Ready to Roll -- Team member Cruz Montano gives the thumbs-up sign to TMMBC's new frame load area.
Toyota can’t make its hugely popular Tacoma pickup truck fast enough.
"Right now if you ask our dealers what's the No. 1 vehicle we need more of, what are customers coming in [to buy] and we don't have enough to supply their needs, it's Tacoma," TMNA Chief Executive Officer Jim Lentz told Automotive News
recently. "That's true here, that's true in Mexico, that's true in Canada, that's true in Hawaii."
The plan to build a new plant in partnership with Mazda
is one piece of a very large puzzle that will eventually help to alleviate this shortfall. That $1.6 billion investment, shared equally between the two companies, will result in a U.S.-based facility that will produce approximately 300,000 vehicles annually and employ up to 4,000 workers. If all goes as anticipated, operations will start in 2021.
But Toyota Motor Manufacturing de Baja California (TMMBC), which along with Toyota Motor Manufacturing Texas currently produces Tacoma, is ready to do its part now.
Before and After -- The photo above is of TMMBC prior to the 47,000-square-foot expansion. The photo below shows the plant's footprint after completion of construction.
‘This Is a Major Change’
During its summer shutdown in July, TMMBC has been working on a significant expansion of its capacity. Construction on the 47,000 square feet of additional assembly space began last fall and took just eight months to complete. When fully up to speed, TMMBC will be able to assemble close to 170,000 Tacomas annually – an increase of 67 percent in output.
“This is a major change, the largest in our history,” says Eliel Cole, assembly technical skill manager. “The next biggest was in 2007, when we increased production from 30,000 to 50,000. But that was nothing compared with this.”
Putting the pedal to the metal has been a way of life for TMMBC since it was established in 2003. When it first started making Tacomas, a new one rolled off the line every 420 seconds. By 2007, it had quickened the pace to 265 seconds. But, in keeping with the Toyota Production System, TMMBC continued to refine its processes over the ensuing years. And, in 2015, it added a third production shift.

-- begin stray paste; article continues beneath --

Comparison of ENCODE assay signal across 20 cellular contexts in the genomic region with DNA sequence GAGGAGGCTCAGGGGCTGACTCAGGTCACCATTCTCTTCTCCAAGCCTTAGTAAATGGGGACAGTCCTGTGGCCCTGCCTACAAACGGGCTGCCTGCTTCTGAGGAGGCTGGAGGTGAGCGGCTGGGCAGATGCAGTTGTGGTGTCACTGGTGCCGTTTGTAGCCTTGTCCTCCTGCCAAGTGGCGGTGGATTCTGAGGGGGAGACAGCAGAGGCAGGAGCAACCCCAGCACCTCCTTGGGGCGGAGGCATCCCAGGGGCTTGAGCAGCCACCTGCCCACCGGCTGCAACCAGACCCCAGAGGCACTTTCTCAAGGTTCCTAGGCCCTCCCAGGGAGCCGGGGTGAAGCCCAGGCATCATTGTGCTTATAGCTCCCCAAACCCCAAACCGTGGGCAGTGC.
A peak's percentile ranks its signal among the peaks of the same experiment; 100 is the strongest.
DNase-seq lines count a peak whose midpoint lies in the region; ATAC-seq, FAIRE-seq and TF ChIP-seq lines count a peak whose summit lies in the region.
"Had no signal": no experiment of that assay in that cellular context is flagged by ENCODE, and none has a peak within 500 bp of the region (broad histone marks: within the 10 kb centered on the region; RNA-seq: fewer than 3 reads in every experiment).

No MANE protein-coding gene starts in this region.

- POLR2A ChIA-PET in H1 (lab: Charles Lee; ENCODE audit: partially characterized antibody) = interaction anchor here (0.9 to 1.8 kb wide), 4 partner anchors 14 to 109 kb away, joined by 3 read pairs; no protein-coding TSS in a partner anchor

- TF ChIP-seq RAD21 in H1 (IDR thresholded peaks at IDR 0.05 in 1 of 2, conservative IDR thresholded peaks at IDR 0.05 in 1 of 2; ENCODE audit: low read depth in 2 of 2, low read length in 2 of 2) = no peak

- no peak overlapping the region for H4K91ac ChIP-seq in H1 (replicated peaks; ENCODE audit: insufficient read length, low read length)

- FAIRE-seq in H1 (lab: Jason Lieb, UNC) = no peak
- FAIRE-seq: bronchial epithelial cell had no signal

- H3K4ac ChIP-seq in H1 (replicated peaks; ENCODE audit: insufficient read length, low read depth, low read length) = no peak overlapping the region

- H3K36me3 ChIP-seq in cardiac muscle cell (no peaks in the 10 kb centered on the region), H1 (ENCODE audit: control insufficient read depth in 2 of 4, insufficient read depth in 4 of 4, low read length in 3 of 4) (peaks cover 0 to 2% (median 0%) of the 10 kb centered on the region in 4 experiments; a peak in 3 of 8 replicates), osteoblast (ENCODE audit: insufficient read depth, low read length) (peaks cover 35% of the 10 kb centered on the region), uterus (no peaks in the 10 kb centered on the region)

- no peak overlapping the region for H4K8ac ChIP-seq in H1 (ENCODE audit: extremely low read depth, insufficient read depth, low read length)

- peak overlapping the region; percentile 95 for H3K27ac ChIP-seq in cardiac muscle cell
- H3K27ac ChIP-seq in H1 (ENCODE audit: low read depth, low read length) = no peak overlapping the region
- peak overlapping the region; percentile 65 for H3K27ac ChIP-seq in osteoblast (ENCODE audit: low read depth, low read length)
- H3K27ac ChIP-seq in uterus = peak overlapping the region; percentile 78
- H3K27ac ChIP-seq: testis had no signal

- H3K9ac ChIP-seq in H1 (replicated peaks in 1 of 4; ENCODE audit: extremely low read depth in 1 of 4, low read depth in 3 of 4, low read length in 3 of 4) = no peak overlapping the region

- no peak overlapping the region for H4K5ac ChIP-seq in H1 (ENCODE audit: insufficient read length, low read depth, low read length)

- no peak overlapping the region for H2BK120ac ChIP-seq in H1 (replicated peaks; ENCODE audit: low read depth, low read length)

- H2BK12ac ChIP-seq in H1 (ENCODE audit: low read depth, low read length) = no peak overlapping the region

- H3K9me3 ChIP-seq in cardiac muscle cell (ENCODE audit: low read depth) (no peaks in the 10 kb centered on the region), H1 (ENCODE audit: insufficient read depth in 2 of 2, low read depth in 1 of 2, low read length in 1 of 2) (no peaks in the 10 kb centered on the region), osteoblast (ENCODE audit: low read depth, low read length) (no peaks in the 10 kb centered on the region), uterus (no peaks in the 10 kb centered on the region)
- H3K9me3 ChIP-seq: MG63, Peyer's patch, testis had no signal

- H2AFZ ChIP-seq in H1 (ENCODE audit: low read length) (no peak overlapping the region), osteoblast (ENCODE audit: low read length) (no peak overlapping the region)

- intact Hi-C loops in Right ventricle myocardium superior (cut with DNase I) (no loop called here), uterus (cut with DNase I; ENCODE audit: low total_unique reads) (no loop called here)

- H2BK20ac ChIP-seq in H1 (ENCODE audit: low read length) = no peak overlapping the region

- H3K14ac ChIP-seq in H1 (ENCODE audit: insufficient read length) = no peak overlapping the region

The net result? TMMBC now assembles a new Tacoma every 190 seconds.
“Our goal is 113 seconds,” says Cole. “We plan to get there by January. The facility expansion is key. But it’s also about rebalancing all our processes and improving our efficiency thru waste elimination. We are working hard to fulfill the Tacoma demand with the quality that represents us and puts a smile in our customer faces.”
Time is Money -- Team member Facundo Lopez (right) monitors operation of the new frame flip mechanism. Once all of the upgraded processes are fully operational, TMMBC anticipates it will be able to churn out a new Tacoma every 113 seconds -- a big improvement on the 190 seconds pre-expansion.
Competition is Heating Up
Odds are, they’ll be needed. Through the first seven months of the year, Toyota’s light truck sales have jumped 8.8 percent. But Tacoma sales are up just 0.3 percent. Its days’ supply is in single digits vs. the more optimal 30-40 days.
Meanwhile, new competitors such as the Chevrolet Colorado, GMC Canyon and Honda Ridgeline have begun to cut into Tacoma’s market share lead. An all-new Ford Ranger is due by the end of 2018.
Bottom line: The TMMBC capacity expansion isn’t a “nice to have.” It’s a “must have.”
To further grasp the impact, check out these two videos:
Editor’s note: The workforce increase at TMMBC does not affect employment in the U.S. In fact, Toyota’s joint venture with Mazda will add about 4,000 American jobs.
By Dan Miller